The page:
Tell us about your Arts background?
When I was twelve, I begged my art teacher to show me how to print and from there my passion for printing was born. I started with fine art printing before dabbling with textiles. Over the ensuing years, it was textiles that took the helm and – with a business idea brewing – it was textile printing that became the focus for amy aardvark. I have a degree in textiles print and I’ve run amy aardvark for approximately 5 years. My business currently encompasses home accessories – which are hand-printed on organic, fair-trade materials and ethically sourced – fine art print (under my real name, Amy Hutchings) and workshops teaching textile skills.

We love your branding, but tell us more about why you picked the name aardvark?
I had just moved into halls at University. On the first evening, around 30 strangers all sat in a room together. No one was talking, so I introduced myself, said “let’s play a name game – I’m Amy Aardvark, who are you...” and the name stuck!

What drew you to creating and teaching your own workshops?
I love working with other people and then it occurred to me that I could teach others my skills! I had taught creative textiles at a college and I’d run workshops in a variety of places, but I’d never thought to do it for myself. It’s the best thing in the world; I get to make new friends, chatter over cups of tea and cake, be creative and help others be creative – what better way to spend an afternoon?

 
How long have you been teaching craft workshops?
I ran the first one before Christmas and it was a great success. We had wine and mince pies and the girls all left with a cushion that they had designed, appliquéd, embroidered and then made! All in one afternoon – it was an incredible achievement!

Tell us more about your classes, what can we expect from them?
My classes focus on textile techniques, such as appliqué, hand embroidery and cushion making, although there are others: how to update and embellish a garment, plush toy making and purse making to name a few more. I also run badge making workshops for children and at festivals. Everyone rocks up and enjoys a cup of tea or freshly ground coffee and biscuits, then we have an introduction to the session, learn the basics (so the key stitches or the process to make something), consider what each participant wishes to achieve and discuss the best way to approach this and then we get cracking! There is always a point when the chatter of conversation dies down and is replaced by the sound of industrious working. We listen to good music, have refreshment breaks with toasted tea cakes and conclude with a great sense of achievement!

Do you do classes for kids? (put in the age group you cater for)
I run badge-making workshops for children, which pretty much spans all ages. I will be planning a few in over the summer – but at present I’m definitely booked to run the workshop at the South Park Gardens Music Festival, http://www.southparkgardensmusicfestival.com/ which is amazing! It’s an incredible festival that provides a platform for young musicians of all genres. Its host is XFM DJ John Kennedy and the guys who started it three years ago are the best I know.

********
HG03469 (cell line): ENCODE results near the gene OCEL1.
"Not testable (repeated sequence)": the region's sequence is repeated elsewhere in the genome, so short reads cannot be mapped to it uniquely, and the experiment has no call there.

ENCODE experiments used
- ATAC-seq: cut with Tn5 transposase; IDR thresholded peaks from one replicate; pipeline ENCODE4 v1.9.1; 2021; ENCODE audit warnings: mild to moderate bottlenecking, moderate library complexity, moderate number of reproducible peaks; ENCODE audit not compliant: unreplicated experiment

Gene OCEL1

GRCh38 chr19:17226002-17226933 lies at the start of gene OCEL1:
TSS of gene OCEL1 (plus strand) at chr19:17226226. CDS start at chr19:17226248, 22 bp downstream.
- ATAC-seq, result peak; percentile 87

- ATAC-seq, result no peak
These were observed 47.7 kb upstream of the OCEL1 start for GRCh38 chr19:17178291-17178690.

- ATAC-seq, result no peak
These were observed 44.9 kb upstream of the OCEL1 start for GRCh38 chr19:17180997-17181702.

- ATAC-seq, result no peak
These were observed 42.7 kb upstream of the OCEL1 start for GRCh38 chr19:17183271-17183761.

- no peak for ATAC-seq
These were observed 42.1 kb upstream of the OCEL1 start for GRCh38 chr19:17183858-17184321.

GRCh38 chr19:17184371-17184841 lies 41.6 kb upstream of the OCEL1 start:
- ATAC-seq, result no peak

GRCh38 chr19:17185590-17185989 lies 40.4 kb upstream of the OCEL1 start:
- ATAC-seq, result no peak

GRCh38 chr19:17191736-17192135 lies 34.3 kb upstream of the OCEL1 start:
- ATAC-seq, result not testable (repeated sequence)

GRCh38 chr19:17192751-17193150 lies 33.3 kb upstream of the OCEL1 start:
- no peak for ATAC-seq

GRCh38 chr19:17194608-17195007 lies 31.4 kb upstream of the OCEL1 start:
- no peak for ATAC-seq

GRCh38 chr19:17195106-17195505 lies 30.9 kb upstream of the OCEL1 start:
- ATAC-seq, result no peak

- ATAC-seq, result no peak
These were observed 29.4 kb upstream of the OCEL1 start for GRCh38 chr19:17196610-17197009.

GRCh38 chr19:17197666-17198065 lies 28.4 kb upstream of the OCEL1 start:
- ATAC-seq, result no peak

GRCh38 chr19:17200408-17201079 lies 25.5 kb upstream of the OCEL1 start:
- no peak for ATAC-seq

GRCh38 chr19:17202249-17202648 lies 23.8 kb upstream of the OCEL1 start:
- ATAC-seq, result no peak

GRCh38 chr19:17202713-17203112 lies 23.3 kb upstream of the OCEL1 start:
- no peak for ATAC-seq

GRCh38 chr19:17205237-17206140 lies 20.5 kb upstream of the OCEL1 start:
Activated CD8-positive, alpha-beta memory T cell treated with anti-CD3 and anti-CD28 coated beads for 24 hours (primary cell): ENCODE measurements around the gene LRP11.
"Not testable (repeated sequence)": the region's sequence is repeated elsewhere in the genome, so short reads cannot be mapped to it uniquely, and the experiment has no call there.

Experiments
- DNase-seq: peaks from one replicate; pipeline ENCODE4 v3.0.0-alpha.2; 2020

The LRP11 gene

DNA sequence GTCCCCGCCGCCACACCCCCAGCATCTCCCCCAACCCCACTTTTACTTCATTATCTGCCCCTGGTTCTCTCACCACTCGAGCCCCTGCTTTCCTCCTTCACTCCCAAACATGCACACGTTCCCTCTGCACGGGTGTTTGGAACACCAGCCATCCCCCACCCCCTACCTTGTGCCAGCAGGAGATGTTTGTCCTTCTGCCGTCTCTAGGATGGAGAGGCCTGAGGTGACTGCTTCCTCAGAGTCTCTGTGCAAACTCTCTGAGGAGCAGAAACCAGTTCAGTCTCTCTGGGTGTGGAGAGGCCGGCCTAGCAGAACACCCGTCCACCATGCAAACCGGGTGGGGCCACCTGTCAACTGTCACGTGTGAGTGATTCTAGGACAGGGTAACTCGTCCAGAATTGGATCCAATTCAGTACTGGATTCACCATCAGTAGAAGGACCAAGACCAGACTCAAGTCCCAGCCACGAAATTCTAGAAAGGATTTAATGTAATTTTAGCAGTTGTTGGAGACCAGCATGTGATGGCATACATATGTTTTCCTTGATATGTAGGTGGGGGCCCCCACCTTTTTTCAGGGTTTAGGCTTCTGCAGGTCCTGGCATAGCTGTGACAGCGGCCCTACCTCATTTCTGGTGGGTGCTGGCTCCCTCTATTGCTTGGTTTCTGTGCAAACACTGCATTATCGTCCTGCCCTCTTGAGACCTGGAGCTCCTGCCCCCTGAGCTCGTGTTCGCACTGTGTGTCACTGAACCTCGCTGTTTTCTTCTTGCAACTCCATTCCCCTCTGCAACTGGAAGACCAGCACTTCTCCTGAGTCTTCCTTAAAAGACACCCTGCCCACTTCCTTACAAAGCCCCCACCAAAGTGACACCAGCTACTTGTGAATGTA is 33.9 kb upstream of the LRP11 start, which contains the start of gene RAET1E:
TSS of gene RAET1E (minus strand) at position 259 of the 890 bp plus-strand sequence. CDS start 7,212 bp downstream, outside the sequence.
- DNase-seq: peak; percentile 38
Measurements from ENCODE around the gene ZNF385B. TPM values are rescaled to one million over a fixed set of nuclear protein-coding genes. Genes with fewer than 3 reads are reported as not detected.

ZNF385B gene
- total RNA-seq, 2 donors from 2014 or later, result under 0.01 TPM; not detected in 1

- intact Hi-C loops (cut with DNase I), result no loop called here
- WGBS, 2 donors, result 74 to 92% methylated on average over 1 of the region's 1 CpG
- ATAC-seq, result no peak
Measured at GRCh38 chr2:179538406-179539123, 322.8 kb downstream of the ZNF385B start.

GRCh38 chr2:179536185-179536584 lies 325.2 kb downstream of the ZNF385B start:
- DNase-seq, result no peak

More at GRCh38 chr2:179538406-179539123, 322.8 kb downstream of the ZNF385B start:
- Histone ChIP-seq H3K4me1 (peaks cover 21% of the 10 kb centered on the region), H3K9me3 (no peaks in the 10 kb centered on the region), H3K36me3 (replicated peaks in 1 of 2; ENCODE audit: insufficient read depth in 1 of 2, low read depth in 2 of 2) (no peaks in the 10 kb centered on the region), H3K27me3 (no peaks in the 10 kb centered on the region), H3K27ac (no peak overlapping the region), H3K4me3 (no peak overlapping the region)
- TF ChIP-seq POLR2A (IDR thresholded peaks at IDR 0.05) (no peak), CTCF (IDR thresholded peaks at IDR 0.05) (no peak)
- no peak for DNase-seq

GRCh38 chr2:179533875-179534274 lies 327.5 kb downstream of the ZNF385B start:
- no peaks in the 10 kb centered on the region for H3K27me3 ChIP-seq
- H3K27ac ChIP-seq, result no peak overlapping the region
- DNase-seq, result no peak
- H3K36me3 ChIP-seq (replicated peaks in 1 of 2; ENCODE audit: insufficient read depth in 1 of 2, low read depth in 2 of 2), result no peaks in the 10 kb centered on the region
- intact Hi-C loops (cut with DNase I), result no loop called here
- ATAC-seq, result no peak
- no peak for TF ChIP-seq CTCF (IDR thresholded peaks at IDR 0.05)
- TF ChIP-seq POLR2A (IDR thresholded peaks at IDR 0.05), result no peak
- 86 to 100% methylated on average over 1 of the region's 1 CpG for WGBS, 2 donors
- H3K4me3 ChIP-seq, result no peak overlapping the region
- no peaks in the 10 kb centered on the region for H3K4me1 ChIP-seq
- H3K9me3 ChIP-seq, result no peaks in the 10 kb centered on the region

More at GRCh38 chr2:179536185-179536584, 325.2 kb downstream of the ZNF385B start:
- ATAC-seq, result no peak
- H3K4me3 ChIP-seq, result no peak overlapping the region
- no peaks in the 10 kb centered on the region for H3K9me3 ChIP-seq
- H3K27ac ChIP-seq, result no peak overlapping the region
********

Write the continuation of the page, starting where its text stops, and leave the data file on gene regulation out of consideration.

Which is your favourite class and why?
To date, I think that the voodon’t valentine workshop was my favourite! It was great to see the participants using their new embroidery skills to create something so different, so personal. I was amazed by the results. 

 Do you have a secret sewing tip you could share with us?
When threading a sewing machine needle lick your thumb and fore-finger and wipe them over both sides of the eye. This breaks the tension and threading can be done in one try.

Do you have any exciting workshops coming up this year?
I do – the next one is in June and is the cushion making course. I have very limited places on this, so if you are interested get in touch soon to book. I also really want to run a lampshade workshop, where participants can design and create fabric for the lampshade of their dreams! I will then send their unique creation off to be hand-rolled into a professional lampshade!




Describe your classes in 3 words.
Friendly, informative, fun (don’t take my word for it – check out the feedback: http://amyaardvark.blogspot.com/p/testimonials.html )

Finally, when you add cream or jam to a scone, which do you spread first?
Definitely a layer of cream then a HUGE blob of jam smeared over it! Yummy!


Monday, 16 May 2011

Sew Over It - Clapham

If the thought of sewing a cushion fills you with dread, the cosy and relaxed atmosphere of the newly-opened Sew Over It sewing workshop in Clapham North should restore your confidence in your stitching skills. 

  With pretty dresses hanging in the window, embroidered pictures of birds with tags saying ‘sew me’ hanging on the walls and reams of luxurious material in the shop front, there’s much in Sew Over It to take inspiration from.


But if materials and handiwork doesn’t do it for you, owner, tutor and all round sewing fan Lisa Comfort certainly eases the transition from sewing virgin to eager beginner with her encouragement and calm outlook.

After picking from 14 gorgeous pieces of fabric and feeding us lemon drizzle cake and tea, Lisa takes our group of six downstairs to the workshop and talks us through the cutting process. As we’re all pretty new to sewing, Lisa takes things steadily, patiently explaining the patterns without losing us in sewing-speak. 

Cutting, pinning and ironing done, we huddle around her machine and are given a fool-proof guide to using the machine and plenty of material to practice on to get our stitches in shape.